Campus Military Recruiting Law Upheld

US Marine over US supreme court AP / CBS

The Supreme Court ruled unanimously Monday that the government can force colleges to open their campuses to military recruiters despite university objections to the Pentagon's "don't ask, don't tell" policy on gays.

Justices rejected a free-speech challenge from law schools and professors who claimed they should not have to associate with military recruiters or promote their campus appearances.

The justices said Congress was within its rights to say any college that gets even a dime of federal money has to allow military recruiters, CBS News correspondent Bob Fuss reports.

The decision was a setback for universities that had become the latest battleground over the military policy allowing gay men and women to serve only if they keep their sexual orientation to themselves.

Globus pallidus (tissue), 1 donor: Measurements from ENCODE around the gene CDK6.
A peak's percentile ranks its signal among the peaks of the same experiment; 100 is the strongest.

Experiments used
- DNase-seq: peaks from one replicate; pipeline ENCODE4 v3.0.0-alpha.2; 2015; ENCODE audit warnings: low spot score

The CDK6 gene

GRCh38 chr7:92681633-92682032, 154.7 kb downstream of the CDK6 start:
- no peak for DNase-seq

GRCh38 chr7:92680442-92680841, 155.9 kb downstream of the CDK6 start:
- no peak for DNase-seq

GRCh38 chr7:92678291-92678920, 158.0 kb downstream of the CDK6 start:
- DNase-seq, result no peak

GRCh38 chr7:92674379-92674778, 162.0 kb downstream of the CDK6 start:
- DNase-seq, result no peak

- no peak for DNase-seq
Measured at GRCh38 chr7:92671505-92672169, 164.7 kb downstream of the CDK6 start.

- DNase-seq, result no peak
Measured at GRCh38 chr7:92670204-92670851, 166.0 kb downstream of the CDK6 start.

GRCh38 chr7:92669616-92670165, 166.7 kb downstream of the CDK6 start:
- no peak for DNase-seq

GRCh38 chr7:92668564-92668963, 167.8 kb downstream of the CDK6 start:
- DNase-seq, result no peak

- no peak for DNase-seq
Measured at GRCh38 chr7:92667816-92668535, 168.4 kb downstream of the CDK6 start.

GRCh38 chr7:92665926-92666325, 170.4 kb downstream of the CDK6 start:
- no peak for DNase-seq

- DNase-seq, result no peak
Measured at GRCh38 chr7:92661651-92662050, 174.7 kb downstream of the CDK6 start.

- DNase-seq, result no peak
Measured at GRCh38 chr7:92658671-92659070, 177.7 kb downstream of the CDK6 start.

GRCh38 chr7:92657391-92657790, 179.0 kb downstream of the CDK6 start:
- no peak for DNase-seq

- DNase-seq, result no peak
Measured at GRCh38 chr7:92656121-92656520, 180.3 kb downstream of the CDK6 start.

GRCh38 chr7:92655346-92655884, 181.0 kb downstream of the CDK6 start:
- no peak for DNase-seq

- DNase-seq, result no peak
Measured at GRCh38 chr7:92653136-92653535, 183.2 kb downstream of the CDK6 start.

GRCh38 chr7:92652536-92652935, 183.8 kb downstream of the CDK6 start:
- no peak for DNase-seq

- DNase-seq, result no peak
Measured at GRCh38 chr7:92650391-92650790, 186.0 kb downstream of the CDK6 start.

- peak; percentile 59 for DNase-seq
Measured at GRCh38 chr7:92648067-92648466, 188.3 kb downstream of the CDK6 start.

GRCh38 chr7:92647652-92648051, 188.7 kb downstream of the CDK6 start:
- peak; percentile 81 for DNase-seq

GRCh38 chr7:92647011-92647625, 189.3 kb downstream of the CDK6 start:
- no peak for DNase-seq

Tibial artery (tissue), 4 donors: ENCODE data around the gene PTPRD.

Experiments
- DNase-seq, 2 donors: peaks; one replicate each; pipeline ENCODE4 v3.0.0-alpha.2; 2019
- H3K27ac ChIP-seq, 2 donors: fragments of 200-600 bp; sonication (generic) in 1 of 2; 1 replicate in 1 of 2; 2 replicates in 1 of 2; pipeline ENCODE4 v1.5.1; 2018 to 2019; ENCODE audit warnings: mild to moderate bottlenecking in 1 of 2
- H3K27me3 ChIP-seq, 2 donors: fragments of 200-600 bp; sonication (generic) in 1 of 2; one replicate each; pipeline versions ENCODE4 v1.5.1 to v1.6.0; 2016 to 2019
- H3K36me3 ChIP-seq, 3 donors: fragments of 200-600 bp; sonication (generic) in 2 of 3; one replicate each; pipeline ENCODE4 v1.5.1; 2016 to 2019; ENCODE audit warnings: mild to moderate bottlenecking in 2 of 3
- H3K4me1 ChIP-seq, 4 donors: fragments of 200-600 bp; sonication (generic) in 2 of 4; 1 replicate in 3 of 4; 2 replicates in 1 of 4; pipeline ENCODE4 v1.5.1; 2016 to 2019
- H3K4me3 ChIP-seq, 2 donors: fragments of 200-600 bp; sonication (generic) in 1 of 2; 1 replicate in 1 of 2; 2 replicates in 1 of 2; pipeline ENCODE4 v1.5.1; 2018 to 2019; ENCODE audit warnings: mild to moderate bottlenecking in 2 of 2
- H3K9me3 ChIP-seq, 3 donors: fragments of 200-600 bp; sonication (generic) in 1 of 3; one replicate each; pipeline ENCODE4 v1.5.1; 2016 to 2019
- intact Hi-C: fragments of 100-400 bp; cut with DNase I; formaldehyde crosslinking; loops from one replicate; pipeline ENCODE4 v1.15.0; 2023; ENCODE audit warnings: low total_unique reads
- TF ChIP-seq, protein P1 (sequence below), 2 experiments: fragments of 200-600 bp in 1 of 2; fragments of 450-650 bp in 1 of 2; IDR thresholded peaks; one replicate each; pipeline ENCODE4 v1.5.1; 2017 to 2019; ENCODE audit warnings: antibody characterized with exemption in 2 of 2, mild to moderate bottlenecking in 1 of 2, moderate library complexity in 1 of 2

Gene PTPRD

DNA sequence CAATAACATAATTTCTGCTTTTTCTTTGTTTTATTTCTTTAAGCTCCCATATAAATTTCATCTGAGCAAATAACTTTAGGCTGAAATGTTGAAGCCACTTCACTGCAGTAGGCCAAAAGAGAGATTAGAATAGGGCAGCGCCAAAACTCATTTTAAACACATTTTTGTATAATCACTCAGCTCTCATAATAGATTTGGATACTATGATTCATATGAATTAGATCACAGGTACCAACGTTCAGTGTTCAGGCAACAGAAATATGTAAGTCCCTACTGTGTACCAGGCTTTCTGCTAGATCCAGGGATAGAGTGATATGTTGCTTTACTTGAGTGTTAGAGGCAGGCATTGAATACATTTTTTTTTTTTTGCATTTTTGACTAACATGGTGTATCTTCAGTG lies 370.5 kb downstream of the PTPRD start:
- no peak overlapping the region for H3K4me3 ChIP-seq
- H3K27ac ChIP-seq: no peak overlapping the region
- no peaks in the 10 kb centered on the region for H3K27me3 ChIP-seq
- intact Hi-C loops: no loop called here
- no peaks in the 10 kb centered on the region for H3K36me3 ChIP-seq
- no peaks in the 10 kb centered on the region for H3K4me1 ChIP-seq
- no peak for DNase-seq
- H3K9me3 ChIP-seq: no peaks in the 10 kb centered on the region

Opinion by Chief Justice John Roberts (.pdf)
The ruling does not, however, answer broader questions about the policy itself. Challenges are pending in courts in Boston and Los Angeles that could eventually reach the high court.

Justices seemed swayed by the Bush administration's arguments that after the terrorist attacks, and during the war in Iraq, the government had a responsibility to bolster its recruitment.

Chief Justice John Roberts said that campus visits are an effective recruiting tool. And, he said, "a military recruiter's mere presence on campus does not violate a law school's right to associate, regardless of how repugnant the law school considers the recruiter's message."

The 8-0 decision upheld a federal law that says universities must give the military the same access as other recruiters or forfeit federal money.

Justices ruled even more broadly, saying that Congress could directly demand military access on campus without linking the requirement to federal money.

"When you're in the middle of war, even if it's not a terribly popular one, courts are hesitant to tie the hands of the military," said Jon Davidson, legal director of gay rights group Lambda Legal.

Jay Sekulow, chief counsel for the American Center for Law and Justice, called the decision "an important victory for the military and ultimately for our national security."
  • Melissa McNamara

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